Tour de France Route wishlist

Bryn Lennon

Just as the season is winding down, a little spark of anticipation is lit in our season-fatigued minds as the routes for the next years Grand Tours are revealed. The Giro went first and soon it's time for the Tour de France to show what we can expect for next summer an I can't help but get a little excited.

As any kid will tell you the best thing with having grownups compete for your attention is that it's a great opportunity to hit them up for gifts, lots of expensive gifts. Now that I've had time to unpack and play a little with Mamma Giro's presents I've put together a little wishlist for the upcoming Tour presentation and I can't wait to see what Papa Tour will bring us. What aren't we getting already?

A balanced course
The Giro is giving us a route that looks a bit like the 2013 TdF route in terms of balance, maybe a little more in favor of the timetrialers. There's a team timetrial which rarely has a huge impact and then a long 46,4 km TT that should really be for the pure specialists. It's not the massive Wiggo-bait that we had last year but it's still a biggun by Giro standards. Just as last year there's a mountain TT at the end and it's a beaut this year  on the iconic Monte Grappa. Given the volume of climbs and mountain-top finishes it's pretty much a race in the mold of the last years GTs, that is: one for the climbers. Judging by rumors the TdF should have a traditional long TT on the penultimate day but no word on what else is on the menu. Perhaps we'll get a race in the old mould with two long (45km+) flat TTs? That was never too cheery but by now it would be a bit of a novelty. Maybe they should go that way just to inspire some infighting on Sky? There aren't too many gimmicks to chose from that will really be seen as something that might trip up allround dominant Froome but pissing him off by handing up a Wiggo-centric course might be one. But on the other hand, there's no way in hell they will do anything to scare off everyone's new darling, Nairo Quintana. Nope, this will be another climber-centric courses I bet. Besides have you looked at the coming stars of french cycling? Pinot, Rolland, Bardet, Barguil..... are these the names of timetrialing aces? No. No they are not.

Iconic climbs
This is a bit of a touchy subject. The Giro are having a do-over stage on stage 16 when they try for the massive Gavia/Stelvio double once more and you don't get much more iconic than that. Problem is, can we count on actually getting a Gavia/Stelvio stage given what we saw this year?  The Tour is at a definite advantage here and it looks like Izoard is the icon of choice for the year. In the Pyrenées the details are sketchy but one word on Velowire is a truly original stage that includes the Aubisque, Tourmalet and Aspin. This would be entertaining for no other reason than to see smoke coming out of Willj's ears as the organizers shun a multitude of excellent climbs in favor of the old regulars.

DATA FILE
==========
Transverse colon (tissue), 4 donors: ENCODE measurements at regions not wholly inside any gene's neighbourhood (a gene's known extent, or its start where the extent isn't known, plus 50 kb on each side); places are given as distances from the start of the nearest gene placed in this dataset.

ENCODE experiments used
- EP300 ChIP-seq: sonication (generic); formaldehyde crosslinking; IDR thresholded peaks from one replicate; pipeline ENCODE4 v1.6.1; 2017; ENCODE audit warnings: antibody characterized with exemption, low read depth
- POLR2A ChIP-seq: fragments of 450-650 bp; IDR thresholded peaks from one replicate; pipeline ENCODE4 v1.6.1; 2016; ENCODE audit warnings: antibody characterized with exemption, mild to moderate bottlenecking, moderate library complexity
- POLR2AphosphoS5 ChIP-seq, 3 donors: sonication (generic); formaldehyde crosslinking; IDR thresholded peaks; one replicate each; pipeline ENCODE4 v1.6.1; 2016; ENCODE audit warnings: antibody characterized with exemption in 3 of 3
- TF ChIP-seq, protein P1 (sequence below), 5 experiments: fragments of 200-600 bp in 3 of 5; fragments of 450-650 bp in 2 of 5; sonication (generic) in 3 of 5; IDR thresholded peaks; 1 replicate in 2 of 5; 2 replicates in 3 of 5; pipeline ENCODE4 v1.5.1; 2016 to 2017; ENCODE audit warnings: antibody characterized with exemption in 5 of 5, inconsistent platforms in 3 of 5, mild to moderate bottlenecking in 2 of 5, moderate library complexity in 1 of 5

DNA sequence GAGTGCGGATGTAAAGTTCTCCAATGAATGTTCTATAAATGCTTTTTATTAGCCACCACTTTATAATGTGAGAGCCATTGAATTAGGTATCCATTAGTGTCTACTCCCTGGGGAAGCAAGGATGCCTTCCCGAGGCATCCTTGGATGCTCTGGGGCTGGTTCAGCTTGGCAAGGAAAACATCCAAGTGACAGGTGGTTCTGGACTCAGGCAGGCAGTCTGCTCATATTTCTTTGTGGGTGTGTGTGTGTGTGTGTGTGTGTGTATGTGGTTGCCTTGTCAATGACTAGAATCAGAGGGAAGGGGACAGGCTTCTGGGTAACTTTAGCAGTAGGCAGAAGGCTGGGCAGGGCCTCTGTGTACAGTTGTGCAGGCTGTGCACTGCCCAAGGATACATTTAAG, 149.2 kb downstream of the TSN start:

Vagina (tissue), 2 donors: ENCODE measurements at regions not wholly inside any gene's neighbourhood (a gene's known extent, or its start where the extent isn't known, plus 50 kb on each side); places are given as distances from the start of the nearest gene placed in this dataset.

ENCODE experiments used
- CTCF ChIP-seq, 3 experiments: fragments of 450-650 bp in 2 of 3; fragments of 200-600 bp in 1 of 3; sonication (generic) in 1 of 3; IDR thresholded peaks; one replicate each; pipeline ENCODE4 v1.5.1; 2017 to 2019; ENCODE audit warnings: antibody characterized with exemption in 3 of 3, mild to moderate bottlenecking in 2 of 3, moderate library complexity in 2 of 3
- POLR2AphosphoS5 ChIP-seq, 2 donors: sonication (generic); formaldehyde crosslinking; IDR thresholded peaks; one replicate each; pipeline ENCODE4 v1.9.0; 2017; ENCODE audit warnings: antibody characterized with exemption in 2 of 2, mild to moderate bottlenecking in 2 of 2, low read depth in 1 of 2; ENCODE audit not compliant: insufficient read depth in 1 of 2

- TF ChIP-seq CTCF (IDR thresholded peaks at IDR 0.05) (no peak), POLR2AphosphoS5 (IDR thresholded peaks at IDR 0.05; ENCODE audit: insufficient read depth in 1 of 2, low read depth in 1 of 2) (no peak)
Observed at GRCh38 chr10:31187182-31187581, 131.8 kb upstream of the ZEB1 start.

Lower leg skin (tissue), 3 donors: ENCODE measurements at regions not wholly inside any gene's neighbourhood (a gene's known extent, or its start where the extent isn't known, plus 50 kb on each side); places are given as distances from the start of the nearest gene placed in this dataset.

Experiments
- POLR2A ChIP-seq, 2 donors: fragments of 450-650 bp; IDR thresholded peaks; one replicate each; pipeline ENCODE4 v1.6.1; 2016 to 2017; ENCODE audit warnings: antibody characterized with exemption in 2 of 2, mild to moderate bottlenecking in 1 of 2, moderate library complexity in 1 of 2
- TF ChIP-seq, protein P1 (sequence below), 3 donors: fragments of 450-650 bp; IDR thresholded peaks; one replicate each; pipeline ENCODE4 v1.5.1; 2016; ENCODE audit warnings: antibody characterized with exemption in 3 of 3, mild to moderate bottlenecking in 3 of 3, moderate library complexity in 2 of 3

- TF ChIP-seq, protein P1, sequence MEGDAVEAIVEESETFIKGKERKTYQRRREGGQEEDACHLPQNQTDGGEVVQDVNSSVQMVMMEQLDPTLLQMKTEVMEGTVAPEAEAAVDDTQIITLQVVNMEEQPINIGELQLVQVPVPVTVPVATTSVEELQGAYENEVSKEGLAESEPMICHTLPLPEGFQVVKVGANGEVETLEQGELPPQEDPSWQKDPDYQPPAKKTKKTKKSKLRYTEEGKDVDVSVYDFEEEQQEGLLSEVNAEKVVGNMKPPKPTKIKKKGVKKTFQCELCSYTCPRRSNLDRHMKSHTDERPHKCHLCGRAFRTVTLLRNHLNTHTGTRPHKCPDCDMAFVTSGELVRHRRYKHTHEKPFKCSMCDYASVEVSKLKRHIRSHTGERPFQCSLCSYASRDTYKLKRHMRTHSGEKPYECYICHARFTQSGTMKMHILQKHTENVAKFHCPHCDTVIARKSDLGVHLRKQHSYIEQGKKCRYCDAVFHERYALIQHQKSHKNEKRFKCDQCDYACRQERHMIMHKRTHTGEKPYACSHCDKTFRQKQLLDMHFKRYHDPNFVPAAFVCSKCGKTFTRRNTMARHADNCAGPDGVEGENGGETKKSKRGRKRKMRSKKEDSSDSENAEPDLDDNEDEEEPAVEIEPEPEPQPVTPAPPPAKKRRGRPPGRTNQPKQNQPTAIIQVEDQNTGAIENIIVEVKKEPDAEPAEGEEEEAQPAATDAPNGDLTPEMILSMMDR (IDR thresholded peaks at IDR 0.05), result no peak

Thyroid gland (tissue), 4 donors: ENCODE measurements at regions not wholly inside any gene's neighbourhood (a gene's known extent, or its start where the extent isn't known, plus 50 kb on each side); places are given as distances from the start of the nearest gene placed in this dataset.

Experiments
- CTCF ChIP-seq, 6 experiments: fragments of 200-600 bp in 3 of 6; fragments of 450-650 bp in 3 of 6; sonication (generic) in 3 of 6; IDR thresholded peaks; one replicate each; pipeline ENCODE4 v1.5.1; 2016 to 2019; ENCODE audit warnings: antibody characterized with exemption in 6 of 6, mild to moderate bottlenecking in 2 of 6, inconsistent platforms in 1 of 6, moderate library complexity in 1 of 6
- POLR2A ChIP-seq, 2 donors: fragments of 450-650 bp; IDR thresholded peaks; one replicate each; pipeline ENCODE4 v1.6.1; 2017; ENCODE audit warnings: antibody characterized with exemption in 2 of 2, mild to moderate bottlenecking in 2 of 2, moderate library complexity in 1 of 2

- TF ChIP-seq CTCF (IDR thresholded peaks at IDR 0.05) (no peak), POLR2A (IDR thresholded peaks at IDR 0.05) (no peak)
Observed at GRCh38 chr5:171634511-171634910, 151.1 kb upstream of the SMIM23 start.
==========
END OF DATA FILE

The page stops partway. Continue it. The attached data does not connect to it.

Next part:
Monster Climbs
Ehhh.... fuggedaboutit. The Giro are chucking the Zoncolan into the mix again. Lets hope the ASO don't engage in the silly monsterclimbs arms race. It looks like the Planche des Belle Filles is back in with a few nasty bits. Lets hope the TdF leaves it at that and looks for other ways to make the race thrilling.

NO backloading please
We're looking at a clockwise Tour this year which means Alps before Pyrénées. Apparently he race will pass through the Vosges mountains north of the Alps as well early on and that should offer excellent terrain for some treacherous stages. Presumably the first TT will take place here as well and it would make sense if it was an undulating or climby one. As we saw this year the TTs that aren't pure uphill ones but rather contain both some climbing and some (hopefully technical) descending sometimes turn out to be the most unpredictable and captivating ones. The Vosges should be great for that.

Hopefully the Alps won't be wasted with tame stages that invite the riders to sit back and wait in fear of a brutal last week. No 200 km marches to one big final climb please, instead give us stages with multiple easier climbs that invite teams to use some tactics and offensive riding. Because clearly the problem will be the same in 2014 as it was in 2013, a Chris Froome and Sky that is way too strong if they get to dictate how the race is ridden. If it is to be made into a race we need terrain that allows the opposition to challenge them for the full three weeks or it might turn into a victory lap.

A great first week
In some cases it's all about building anticipation. As a Grand Tour viewer though, if the race is a dud from the beginning and it's all a waiting game to see when the real action starts then that will diminish my enthusiasm once the race actually gets going. The Giro has done a lot to lead the way with its inventive first week stages, mixing sprints with uphill finishes and seemingly simple stages with some nasty booby traps to keep riders on their toes and thankfully the Tour has followed suit. This year we'll get what looks to be some promising stages in the UK and then, if rumors are true, the weeny GC riders will once again be tortured with a trip over some Paris-Roubaix cobble sections. People can say what they want about whether the cobbles belong in a GT but I don't care, I think it's a brilliant curveball to throw to the modern, cautious and sometimes one-dimensional GC-riders just to hammer home the point that it takes real allrounder skills to win. The Giro opening looks promising enough but I'm hoping for something even more spectacular from the French.

Course reveal is on Wednesday in Paris and as usual we will be following along here to immediately point out why it sucks and why it's awesome. Even in the post-season doldrums it's an event not to miss.

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